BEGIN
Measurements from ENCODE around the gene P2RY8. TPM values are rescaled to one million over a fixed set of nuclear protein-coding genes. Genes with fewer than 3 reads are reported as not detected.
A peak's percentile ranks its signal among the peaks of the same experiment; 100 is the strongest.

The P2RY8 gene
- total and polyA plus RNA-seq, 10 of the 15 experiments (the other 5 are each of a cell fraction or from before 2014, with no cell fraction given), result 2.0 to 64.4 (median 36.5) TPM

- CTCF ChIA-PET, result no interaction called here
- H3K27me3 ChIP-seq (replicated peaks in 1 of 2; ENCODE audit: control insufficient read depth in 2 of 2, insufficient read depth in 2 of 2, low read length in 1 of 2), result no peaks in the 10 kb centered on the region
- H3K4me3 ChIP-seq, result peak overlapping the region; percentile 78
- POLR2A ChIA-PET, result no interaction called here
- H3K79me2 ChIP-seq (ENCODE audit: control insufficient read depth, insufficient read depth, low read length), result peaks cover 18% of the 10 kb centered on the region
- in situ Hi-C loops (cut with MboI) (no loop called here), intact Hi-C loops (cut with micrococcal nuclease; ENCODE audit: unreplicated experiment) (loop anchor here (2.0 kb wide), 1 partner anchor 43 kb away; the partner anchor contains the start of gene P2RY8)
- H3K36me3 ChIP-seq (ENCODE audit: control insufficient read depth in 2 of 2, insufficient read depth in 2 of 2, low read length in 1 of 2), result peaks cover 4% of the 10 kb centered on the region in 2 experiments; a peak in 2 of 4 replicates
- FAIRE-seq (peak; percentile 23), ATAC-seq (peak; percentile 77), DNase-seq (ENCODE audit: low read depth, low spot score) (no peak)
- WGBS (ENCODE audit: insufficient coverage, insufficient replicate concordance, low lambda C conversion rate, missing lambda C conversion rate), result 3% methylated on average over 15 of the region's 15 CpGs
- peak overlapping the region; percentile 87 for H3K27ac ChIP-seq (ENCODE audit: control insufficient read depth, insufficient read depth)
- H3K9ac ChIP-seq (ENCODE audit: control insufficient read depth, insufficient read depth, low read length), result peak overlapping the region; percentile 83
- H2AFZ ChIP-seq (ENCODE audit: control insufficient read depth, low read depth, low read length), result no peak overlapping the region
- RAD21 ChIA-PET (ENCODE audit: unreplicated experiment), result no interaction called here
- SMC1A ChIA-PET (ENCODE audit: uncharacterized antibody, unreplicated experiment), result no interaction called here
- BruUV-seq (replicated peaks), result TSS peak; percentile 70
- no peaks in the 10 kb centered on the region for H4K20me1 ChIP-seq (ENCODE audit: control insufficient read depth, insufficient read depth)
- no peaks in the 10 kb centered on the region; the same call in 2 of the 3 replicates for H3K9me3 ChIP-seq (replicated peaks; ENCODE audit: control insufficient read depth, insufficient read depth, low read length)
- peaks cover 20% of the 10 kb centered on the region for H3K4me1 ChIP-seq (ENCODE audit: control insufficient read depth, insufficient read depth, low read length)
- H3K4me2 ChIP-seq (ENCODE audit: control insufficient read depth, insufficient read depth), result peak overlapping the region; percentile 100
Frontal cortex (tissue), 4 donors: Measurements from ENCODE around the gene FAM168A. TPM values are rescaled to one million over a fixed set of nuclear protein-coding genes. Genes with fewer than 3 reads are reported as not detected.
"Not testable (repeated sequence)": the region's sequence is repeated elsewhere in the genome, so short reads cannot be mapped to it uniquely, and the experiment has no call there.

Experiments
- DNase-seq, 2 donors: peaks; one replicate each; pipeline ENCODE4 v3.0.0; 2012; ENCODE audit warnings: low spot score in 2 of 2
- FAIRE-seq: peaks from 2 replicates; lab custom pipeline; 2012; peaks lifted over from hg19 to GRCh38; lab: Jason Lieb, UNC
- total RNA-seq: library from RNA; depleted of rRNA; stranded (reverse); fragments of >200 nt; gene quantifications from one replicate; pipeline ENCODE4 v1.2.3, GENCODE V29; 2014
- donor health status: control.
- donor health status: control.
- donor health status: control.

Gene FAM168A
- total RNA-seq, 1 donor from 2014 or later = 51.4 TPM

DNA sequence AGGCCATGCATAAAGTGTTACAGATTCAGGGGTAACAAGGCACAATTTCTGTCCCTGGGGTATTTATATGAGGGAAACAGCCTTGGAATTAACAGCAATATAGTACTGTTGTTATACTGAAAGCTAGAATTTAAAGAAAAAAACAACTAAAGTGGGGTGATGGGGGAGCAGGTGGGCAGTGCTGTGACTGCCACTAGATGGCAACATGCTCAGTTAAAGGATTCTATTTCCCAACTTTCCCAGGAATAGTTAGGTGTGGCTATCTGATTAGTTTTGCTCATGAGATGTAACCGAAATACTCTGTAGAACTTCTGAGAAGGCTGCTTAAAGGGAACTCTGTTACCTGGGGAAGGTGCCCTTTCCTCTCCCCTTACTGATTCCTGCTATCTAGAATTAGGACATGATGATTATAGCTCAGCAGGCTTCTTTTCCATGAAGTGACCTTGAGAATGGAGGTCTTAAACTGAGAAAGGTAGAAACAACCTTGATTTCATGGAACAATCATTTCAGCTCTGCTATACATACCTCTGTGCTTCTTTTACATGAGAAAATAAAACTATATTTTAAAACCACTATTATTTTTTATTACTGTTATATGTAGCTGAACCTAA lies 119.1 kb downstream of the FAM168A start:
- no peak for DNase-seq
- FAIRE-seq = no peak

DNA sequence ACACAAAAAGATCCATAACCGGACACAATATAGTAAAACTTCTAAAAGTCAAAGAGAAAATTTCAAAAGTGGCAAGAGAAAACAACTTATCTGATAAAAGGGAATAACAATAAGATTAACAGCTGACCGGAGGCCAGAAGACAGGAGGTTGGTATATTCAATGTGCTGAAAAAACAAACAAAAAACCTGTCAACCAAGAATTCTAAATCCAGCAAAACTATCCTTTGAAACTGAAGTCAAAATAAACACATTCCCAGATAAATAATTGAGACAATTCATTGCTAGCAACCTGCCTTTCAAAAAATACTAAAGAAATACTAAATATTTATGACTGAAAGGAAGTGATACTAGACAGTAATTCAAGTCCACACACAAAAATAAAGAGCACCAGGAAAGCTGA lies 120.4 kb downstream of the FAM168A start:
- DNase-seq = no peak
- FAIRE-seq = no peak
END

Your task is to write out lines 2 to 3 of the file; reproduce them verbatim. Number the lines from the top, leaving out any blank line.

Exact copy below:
A peak's percentile ranks its signal among the peaks of the same experiment; 100 is the strongest.

The P2RY8 gene